Background: Exposure to tobacco content in films is a cause of smoking uptake in young people. In an earlier study, we reported that tobacco content occurred in 70% of UK box office films popular between 1989 and 2008. We now report an analysis of tobacco content in a sample of the top grossing UK box office films between 2009 and 2017, and of population exposure resulting from audience exposure to the 2017 films.
Methods: Occurrence of tobacco intervals (actual tobacco use, implied use, appearance of smoking paraphernalia or branding) was measured by 5 min interval coding in the 15 most commercially successful films in the UK in each year from 2009 to 2017. A nationally representative survey was used to estimate population exposure to the top 15 films from 2017.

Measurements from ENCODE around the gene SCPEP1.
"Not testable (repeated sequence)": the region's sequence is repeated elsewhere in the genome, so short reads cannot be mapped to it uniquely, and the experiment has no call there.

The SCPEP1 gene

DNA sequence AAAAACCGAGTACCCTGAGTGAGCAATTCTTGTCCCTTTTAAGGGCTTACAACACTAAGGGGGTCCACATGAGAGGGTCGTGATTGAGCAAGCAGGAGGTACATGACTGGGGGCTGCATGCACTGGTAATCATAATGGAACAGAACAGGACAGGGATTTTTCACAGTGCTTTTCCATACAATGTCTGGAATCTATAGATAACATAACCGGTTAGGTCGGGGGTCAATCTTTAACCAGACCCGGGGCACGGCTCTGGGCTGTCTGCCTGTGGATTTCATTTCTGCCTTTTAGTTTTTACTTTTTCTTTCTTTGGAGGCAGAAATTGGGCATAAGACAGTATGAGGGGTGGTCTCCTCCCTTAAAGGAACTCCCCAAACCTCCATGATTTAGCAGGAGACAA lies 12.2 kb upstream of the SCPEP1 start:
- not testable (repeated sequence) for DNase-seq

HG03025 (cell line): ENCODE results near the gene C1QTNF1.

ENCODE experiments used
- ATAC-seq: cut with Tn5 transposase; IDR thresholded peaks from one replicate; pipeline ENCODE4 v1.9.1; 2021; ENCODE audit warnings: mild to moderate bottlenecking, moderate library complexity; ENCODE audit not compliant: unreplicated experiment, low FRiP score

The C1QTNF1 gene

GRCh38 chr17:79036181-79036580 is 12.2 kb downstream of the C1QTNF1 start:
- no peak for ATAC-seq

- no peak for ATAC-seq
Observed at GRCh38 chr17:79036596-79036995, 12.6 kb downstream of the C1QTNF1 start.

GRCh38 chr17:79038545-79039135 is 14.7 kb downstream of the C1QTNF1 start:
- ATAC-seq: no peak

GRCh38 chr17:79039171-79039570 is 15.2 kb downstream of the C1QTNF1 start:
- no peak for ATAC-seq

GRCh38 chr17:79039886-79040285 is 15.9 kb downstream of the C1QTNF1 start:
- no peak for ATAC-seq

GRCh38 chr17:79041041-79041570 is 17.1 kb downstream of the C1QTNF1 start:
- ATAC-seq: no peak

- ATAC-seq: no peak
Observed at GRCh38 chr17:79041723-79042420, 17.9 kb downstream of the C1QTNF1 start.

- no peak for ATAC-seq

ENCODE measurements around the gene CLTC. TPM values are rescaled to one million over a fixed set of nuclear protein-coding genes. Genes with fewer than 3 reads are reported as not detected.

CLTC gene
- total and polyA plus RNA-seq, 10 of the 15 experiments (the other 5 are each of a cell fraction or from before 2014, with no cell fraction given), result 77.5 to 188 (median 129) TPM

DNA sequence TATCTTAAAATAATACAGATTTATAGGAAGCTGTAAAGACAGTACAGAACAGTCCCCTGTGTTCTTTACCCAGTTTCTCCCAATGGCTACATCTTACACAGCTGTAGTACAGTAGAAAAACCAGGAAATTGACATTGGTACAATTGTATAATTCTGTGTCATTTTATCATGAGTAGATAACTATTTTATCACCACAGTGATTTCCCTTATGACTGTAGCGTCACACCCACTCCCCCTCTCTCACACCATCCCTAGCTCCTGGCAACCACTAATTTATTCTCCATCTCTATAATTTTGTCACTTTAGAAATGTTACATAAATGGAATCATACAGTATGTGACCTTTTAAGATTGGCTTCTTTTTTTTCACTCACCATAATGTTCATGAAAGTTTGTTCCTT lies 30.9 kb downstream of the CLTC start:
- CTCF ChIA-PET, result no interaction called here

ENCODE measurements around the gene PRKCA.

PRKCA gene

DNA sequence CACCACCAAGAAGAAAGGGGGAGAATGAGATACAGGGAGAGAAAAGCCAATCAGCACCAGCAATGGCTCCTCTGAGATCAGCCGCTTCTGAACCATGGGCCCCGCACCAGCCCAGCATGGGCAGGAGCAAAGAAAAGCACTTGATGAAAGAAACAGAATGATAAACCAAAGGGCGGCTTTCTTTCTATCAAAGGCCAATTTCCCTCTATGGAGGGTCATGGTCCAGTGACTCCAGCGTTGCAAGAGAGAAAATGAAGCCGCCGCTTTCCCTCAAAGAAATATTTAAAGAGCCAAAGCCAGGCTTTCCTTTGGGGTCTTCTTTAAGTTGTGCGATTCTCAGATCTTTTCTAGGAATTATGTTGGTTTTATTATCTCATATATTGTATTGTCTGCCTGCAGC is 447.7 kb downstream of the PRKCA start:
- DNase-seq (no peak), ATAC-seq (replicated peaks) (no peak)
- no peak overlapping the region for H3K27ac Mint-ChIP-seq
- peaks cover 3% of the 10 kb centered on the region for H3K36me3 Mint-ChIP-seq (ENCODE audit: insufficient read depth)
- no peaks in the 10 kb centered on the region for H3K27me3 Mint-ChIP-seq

Results: We coded 3248 intervals from the 135 films. Tobacco content appeared in 245 intervals (8%, 95% CI 7% to 9%) across 56 (41%, 95% CI 33% to 49%) films. Tobacco content occurred in films in all BBFC age ratings, and 36 (64%, 95% CI 51% to 77%) of films containing tobacco imagery were classified as suitable for viewing by people aged under 15 years. Although less prevalent than in our earlier study, there was no evidence of a secular decline in tobacco content during this study period. The top 15 films from 2017 delivered approximately 21.6 (95% CI 21.06-22.14) million tobacco impressions to young people aged 10-18 years in the UK.
Conclusions: Tobacco content continues to appear in UK Box Office films and is widely seen by young people, representing a major driver of smoking uptake.
Keywords: tobacco control.
© Author(s) (or their employer(s)) 2020. Re-use permitted under CC BY. Published by BMJ.